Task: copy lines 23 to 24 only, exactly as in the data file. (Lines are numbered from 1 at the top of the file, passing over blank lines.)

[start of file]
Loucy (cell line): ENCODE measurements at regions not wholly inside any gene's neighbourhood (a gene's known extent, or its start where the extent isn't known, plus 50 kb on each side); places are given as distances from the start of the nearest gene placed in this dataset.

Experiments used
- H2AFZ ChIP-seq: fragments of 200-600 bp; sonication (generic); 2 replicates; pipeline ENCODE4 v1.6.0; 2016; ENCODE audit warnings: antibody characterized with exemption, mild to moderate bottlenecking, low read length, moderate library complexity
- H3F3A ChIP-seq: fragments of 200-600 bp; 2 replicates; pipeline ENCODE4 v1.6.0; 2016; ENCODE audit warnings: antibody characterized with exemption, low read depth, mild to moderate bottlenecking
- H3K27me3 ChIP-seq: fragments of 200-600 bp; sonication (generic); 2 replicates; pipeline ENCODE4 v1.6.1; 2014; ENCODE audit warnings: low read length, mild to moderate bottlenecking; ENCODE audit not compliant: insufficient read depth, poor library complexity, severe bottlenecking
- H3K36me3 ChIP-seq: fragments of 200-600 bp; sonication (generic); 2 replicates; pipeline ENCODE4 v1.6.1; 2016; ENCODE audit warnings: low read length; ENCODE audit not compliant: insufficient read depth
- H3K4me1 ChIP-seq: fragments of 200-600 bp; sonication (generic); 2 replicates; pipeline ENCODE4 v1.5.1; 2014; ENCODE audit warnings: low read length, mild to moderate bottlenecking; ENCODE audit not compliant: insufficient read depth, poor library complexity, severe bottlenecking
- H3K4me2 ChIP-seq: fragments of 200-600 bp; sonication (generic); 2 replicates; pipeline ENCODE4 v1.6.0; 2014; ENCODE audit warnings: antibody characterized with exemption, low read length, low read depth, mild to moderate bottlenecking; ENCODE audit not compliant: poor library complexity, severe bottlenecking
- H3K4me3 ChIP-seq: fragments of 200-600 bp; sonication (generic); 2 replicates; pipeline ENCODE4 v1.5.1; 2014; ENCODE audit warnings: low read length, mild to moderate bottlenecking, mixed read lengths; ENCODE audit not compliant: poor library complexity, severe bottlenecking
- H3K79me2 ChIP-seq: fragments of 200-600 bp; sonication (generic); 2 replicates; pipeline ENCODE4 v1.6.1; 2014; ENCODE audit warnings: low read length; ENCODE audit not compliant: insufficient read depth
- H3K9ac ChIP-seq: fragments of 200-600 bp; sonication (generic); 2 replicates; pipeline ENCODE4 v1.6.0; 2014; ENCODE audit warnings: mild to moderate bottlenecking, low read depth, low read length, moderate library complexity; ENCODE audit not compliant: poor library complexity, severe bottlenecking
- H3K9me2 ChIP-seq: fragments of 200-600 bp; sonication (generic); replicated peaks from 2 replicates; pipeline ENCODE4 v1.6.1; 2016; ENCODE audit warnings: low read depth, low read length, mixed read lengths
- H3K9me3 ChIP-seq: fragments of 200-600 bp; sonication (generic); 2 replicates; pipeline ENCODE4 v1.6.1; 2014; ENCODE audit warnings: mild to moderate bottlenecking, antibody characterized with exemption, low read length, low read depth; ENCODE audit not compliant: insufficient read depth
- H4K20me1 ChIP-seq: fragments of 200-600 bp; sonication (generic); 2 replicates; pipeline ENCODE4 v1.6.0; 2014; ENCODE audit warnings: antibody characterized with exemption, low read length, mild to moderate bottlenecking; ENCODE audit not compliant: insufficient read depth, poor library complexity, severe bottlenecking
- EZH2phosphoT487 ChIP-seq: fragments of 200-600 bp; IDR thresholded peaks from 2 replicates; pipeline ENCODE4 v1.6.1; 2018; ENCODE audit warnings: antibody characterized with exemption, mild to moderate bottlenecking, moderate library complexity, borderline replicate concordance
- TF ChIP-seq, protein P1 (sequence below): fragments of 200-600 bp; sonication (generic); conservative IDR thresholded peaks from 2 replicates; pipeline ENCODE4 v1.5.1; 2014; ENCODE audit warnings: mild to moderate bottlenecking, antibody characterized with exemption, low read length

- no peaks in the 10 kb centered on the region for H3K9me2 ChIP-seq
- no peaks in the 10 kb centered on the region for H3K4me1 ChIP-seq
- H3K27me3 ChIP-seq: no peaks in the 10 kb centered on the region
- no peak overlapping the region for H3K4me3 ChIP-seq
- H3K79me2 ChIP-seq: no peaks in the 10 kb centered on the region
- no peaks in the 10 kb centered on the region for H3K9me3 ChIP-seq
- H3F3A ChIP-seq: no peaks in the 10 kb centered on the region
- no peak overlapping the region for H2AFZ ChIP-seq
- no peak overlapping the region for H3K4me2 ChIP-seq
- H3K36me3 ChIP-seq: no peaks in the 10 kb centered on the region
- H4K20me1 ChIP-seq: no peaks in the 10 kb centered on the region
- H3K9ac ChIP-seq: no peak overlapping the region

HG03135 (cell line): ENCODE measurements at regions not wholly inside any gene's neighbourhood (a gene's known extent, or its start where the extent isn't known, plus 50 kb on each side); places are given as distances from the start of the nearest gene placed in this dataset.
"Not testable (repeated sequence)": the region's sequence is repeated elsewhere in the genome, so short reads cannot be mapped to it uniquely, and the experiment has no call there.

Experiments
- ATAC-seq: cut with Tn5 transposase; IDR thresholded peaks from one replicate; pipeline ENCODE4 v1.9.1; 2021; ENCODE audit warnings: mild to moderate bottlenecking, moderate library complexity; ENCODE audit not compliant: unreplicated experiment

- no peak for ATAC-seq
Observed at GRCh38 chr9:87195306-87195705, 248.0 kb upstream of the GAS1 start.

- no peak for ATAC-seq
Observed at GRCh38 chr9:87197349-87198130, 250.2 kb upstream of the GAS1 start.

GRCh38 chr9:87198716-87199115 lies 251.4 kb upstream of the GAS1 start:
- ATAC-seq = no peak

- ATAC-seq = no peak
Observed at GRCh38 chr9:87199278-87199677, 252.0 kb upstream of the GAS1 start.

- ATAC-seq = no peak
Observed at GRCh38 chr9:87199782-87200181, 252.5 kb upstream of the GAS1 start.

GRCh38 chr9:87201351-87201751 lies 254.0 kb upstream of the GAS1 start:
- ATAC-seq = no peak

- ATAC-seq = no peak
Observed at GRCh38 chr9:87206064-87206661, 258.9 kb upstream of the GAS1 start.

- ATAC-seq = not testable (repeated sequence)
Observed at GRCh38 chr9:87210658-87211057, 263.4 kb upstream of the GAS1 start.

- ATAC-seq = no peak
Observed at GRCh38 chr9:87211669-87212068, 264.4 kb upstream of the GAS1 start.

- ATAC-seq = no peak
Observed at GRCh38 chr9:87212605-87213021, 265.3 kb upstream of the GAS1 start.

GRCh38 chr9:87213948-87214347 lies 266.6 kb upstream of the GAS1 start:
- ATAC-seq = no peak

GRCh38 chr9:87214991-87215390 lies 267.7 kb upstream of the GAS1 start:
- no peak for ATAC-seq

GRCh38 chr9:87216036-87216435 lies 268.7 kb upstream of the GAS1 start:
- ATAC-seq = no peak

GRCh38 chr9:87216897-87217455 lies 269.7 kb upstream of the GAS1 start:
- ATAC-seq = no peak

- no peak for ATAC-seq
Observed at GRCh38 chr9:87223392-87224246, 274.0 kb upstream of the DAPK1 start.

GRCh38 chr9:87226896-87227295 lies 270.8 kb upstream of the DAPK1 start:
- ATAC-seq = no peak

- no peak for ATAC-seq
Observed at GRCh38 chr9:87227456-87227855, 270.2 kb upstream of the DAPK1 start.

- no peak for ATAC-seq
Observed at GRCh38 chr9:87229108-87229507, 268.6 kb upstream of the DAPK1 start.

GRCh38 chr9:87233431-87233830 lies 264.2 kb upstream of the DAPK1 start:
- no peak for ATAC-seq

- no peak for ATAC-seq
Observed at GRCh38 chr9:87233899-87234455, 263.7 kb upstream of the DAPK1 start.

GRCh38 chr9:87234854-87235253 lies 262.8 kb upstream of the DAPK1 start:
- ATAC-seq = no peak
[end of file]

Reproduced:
- H3F3A ChIP-seq: no peaks in the 10 kb centered on the region
- no peak overlapping the region for H2AFZ ChIP-seq